Sigh, many parents still aren’t following #1 rule

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Claudia Boyd-Barrett

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We’ve been told for 23 years to always put babies to sleep on their backs. Yet incredibly many moms still aren’t heeding that advice, new research suggests.

Putting your baby to sleep on her back is the number 1 way to help reduce her risk of dying unexpectedly and inexplicably in her sleep, a tragedy known as Sudden Infant Death Syndrome (SIDS), as well as from suffocation and strangulation in bed. Health authorities have been urging parents to follow this basic rule since 1994, when the government launched the “Back to Sleep” campaign.

Fast forward to today and the rate of SIDS has declined significantly, down to about 3,700 cases in 2015. But the pace of decline has leveled off. Could it be because parents aren’t consistently following the Back to Sleep principle?

For the just-published study in the journal Pediatrics, researchers surveyed more than 3,000 moms with infants between 2 months and 6 months old. They asked the moms what position they put their babies to sleep in, and how frequently they put them in that position.

It’s disheartening to read that only 43 percent of the moms - less than half – said they put their babies to sleep on their backs all the time. Just over three quarters of the moms said they put their babies to sleep on their backs “usually,” but many moms also let their babies sleep on their tummies and sides.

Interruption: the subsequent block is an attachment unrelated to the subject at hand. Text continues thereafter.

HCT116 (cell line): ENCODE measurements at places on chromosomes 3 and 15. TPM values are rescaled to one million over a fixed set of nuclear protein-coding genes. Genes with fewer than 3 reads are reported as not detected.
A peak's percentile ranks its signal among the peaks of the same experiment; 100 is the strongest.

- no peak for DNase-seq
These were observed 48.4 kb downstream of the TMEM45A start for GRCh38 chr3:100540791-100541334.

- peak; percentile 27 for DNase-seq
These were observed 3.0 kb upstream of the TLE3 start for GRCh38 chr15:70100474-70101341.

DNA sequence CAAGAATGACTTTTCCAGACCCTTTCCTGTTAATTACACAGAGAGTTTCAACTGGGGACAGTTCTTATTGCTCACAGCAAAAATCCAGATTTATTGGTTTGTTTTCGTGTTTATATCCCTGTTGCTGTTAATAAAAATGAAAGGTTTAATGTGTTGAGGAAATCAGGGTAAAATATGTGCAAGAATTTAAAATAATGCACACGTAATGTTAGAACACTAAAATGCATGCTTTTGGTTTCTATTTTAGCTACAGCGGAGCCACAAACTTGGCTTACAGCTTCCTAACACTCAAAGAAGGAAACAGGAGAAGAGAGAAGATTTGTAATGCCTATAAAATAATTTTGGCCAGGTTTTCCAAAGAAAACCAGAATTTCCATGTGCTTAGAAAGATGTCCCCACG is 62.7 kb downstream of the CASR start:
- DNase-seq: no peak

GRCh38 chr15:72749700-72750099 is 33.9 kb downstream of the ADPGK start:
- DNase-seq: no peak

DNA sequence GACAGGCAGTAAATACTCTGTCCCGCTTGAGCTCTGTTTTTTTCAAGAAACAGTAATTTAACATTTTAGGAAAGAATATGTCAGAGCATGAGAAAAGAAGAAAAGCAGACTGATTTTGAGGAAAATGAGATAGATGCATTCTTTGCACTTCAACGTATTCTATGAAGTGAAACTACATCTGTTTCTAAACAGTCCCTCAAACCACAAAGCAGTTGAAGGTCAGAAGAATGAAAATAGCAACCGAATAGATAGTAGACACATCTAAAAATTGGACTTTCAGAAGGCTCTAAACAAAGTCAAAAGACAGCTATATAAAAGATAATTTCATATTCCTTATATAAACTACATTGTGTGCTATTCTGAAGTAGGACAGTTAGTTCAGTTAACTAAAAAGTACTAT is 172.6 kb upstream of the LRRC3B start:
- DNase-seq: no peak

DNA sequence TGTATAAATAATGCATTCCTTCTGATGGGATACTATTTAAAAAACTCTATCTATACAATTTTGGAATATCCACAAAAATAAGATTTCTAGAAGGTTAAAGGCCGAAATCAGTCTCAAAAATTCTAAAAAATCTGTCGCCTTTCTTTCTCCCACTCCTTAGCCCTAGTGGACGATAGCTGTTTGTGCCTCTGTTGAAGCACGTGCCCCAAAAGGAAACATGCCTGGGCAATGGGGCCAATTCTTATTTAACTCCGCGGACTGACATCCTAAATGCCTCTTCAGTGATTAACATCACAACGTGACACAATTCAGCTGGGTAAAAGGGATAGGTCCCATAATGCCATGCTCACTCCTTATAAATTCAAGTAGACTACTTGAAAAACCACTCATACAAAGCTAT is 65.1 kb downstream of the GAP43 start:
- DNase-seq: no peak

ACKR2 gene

Baby-sleeping-on-back&

Exactly why the Back to Sleep message isn’t getting through to everyone is unclear. The researchers noticed that African Americans and women without a high school diploma were more likely to put their babies on their tummies than moms of other ethnicities and those with higher education levels. Some moms also reported feeling they didn’t have control over how their babies were put to sleep, perhaps because of cultural pressures or because relatives or other caregivers were looking after the baby.

The study relied on moms’ own reporting, so the numbers could be a little off. But it’s pretty clear the Back to Sleep messengers still have work to do. Doctors can help by consistently telling parents the correct way to put their infant to sleep (women in the study who received this kind of input were more likely to follow it).

Meanwhile, you can avoid being part of the problem by brushing up on how to reduce your baby's risk of SIDS.

Are you surprised many parents aren’t consistently following the back-to-sleep rule? What do you think would help get more parents on board with this basic principle?

The post Sigh, many parents still aren’t following #1 rule appeared first on BabyCenter Blog.

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